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This article was published 31/5/2012 (1910 days ago), so information in it may no longer be current.
MONTREAL - Residents of a low-rent apartment building now making international news as a ghastly crime scene were sucking on beers as they engaged in some neighbourly gossip about the killing in their midst and the macabre cleanup ahead.
What happened behind the red door of Apartment 208?
Police believe the second-floor bachelor unit in Montreal, which Luka Rocco Magnotta rented for $490 per month, was the scene of atrocious acts that have triggered an international manhunt.
A small group of tenants and curious neighbours squeezed into Magnotta's cramped apartment for a glimpse around suppertime Wednesday.
Among them was the woman tasked with tidying up the blood-soaked mess.
"I can't believe I'm cleaning this tomorrow, man," said Kelly, a handywoman who has been doing renovation work in the building for the last two months. She didn't want to give her last name.
CAUTION: GRAPHIC CONTENT MAY DISTURB SOME READERS.
Kelly pointed to a crumpled heap against a wall. It included a pink bed sheet soaked with what appeared to be a huge blood stain. It was lying beside a purple, blood-streaked shower curtain.
She held each of them up to give those assembled a better look. The gesture forced Kelly to gag and cough as a rancid stench immediately sprung into the air.
"Oh God, what a smell," she said.
The pile sat on wall-to-wall carpeting and close to a table — and both looked to be smeared with blood. In the bathroom, despite an initial cleanup, specks of blood spatter could still be seen on the floor.
The grimmest sight, perhaps, was inside the apartment's small refrigerator.
Dried blood had pooled up at the bottom of the fridge, where the fruit and vegetable drawers would normally sit. A few small chunks of what appeared to be flesh were still stuck to the inside walls of the appliance.
"I need a bonus for this," Kelly said.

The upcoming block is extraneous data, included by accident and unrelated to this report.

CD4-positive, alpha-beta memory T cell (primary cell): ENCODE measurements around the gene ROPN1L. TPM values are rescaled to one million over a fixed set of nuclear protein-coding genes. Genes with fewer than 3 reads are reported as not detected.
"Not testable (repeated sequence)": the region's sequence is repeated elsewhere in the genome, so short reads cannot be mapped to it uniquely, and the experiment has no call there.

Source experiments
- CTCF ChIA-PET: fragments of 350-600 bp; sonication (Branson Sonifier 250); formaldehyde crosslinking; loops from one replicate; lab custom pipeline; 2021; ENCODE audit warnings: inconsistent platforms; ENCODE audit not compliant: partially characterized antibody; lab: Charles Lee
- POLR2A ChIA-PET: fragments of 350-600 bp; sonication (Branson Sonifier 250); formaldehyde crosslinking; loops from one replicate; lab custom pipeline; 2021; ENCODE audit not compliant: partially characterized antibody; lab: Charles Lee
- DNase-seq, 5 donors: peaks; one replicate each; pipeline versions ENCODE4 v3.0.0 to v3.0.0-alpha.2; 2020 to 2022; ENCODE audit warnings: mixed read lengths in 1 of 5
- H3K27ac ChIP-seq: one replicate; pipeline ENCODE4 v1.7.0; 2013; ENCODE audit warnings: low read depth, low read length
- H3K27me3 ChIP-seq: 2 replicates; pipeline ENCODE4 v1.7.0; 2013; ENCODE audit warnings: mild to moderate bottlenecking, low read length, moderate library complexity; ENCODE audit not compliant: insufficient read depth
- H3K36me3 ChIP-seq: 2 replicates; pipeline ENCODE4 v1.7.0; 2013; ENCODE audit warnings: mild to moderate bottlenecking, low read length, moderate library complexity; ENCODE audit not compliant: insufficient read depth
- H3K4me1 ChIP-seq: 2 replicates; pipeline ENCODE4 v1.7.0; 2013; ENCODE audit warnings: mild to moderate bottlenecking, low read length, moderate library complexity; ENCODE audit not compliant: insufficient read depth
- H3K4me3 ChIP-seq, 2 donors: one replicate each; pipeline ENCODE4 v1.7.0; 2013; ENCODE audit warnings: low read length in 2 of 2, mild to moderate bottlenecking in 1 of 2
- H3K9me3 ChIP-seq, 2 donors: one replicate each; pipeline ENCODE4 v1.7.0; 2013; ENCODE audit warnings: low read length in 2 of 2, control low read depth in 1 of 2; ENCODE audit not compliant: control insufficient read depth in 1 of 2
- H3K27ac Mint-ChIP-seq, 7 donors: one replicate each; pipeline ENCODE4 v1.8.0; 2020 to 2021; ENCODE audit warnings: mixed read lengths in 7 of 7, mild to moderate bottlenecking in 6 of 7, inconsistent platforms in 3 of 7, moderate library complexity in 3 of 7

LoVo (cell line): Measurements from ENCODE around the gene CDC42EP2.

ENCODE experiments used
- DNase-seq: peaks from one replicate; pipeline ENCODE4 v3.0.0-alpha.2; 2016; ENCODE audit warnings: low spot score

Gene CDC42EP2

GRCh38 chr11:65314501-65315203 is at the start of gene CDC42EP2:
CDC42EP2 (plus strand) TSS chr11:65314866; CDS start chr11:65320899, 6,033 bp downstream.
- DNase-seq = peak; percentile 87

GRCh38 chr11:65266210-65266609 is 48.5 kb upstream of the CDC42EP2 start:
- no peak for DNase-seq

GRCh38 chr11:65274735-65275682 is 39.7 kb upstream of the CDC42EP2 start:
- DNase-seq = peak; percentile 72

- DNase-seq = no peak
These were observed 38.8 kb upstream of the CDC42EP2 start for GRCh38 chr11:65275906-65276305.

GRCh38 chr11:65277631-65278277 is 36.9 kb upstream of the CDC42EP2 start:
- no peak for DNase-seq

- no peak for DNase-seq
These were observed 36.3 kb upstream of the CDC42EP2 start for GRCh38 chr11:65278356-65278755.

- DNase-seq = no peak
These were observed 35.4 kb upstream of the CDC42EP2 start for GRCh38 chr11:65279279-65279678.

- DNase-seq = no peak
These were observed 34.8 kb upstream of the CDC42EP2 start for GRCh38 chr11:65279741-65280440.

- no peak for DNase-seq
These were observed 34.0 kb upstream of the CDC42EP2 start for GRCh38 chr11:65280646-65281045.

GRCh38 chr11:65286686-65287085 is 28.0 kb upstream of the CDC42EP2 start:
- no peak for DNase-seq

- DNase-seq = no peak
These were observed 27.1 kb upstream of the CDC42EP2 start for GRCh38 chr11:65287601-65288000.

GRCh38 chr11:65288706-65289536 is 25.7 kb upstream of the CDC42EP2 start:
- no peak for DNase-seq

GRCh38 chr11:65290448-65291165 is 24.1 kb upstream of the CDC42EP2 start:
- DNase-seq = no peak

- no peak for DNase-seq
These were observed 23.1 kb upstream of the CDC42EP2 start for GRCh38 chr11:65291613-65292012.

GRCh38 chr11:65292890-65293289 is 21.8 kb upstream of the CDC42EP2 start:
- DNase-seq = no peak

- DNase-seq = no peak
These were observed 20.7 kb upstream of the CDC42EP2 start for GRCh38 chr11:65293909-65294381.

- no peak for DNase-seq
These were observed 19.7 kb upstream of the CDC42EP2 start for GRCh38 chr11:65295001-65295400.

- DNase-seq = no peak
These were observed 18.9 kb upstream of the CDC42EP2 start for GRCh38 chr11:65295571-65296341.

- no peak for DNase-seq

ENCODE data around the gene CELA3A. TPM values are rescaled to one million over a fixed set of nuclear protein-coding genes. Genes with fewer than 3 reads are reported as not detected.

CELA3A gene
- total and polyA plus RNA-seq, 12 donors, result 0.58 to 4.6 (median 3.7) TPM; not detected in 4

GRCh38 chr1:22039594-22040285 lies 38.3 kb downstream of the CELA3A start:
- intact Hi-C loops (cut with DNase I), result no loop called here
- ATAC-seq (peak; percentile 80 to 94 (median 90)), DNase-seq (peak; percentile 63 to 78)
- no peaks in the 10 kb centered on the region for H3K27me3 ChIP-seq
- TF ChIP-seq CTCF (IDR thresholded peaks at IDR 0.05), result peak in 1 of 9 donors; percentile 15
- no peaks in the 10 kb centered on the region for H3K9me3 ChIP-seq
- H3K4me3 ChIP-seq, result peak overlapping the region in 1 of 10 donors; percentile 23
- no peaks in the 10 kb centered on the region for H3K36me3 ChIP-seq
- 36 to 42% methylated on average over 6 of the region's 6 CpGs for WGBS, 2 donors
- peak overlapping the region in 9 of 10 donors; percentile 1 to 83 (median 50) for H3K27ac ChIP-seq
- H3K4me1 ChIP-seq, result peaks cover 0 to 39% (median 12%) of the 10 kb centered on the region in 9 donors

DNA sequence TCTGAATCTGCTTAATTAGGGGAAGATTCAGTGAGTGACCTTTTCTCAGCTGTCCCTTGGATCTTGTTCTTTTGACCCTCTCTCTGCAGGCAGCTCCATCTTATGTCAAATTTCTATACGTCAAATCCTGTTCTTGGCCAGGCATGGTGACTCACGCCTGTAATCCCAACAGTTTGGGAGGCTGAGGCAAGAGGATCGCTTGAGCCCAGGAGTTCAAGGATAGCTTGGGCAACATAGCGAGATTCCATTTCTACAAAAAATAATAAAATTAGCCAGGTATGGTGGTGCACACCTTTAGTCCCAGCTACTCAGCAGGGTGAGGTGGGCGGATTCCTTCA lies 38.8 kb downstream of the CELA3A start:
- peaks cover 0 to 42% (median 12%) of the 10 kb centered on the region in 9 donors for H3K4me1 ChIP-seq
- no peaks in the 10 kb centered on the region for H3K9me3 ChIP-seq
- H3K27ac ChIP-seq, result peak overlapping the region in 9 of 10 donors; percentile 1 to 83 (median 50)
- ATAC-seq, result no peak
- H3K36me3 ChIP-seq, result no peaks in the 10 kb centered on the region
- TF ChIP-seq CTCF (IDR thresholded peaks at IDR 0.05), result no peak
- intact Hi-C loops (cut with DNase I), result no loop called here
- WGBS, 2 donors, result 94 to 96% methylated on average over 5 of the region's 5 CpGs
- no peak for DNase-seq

The apartment itself was quite bare and the walls were plain, except for a message scrawled in red marker on the inside of the closet: "If you don't like the reflection. Don't look in the mirror. I don't care."
Outside the building, leaning on a wall, was the unit's mattress. Blood had seeped all the way through it.
The bed sat close to where two men discovered a human torso Tuesday, a find which first brought police to the building.
The body part had been stuffed into a suitcase and left out with the trash.
One of those men said he's since tried to divert his attention to anything but the discovery. Mike Gauthier said he hopes the tactic will keep depression from creeping in.
"I've just been keeping my mind busy because I don't like to dwell on stuff," said Gauthier, as he pulled on a cigarette while standing next to the stinky mattress.
"I remain strong."
He said he helped the other man pry open a lock on the suitcase's zipper. They were curious to find out what was inside because the bag emitted a foul odour for days.
"I thought it was a piece of meat," said Gauthier, who quickly realized that it was part of a human body.
"I'm happy that we discovered it because now there's a manhunt out for a killer... Who knows what could have happened if we didn't discover this?"
Gauthier, an overnight security guard who's lived in the building for three years, said Magnotta's apartment was emptied before he apparently vanished in recent days. There were no clothes and no books inside the unit, he said.
Few tenants said they knew Magnotta, who had only lived in the building for around four months. Those who had crossed his path described him as a feminine man who was quiet and aloof, but at times pleasant.
On Wednesday evening, about a dozen of them sat on the front steps of the building that overlooks the city's humming Decarie Expressway.
Several tenants knocked back beers at the regular gathering spot, which some of them have dubbed "The Stoop."
The decaying apartment complex itself carries a sarcastic nickname from locals: "The VIP building." Tenants say it has seen its share of drug overdoses and other violent incidents in recent years.
"This was my last straw," said Rachel, who did not give her last name. She said she plans to move out as soon as possible, after living in the building for only six months.
A crouching and exhausted Eric Schorer, the building's manager, stared blankly toward the group of tenants from inside the lobby.
Last Friday, garbage workers only picked up some of the trash tenants had put out for collection. The suitcase was among many items that, oddly, were left behind.
Schorer, between sips from his can of beer, said the torso never would have been discovered if all the garbage had been collected, as usual.
"God works in mysterious ways."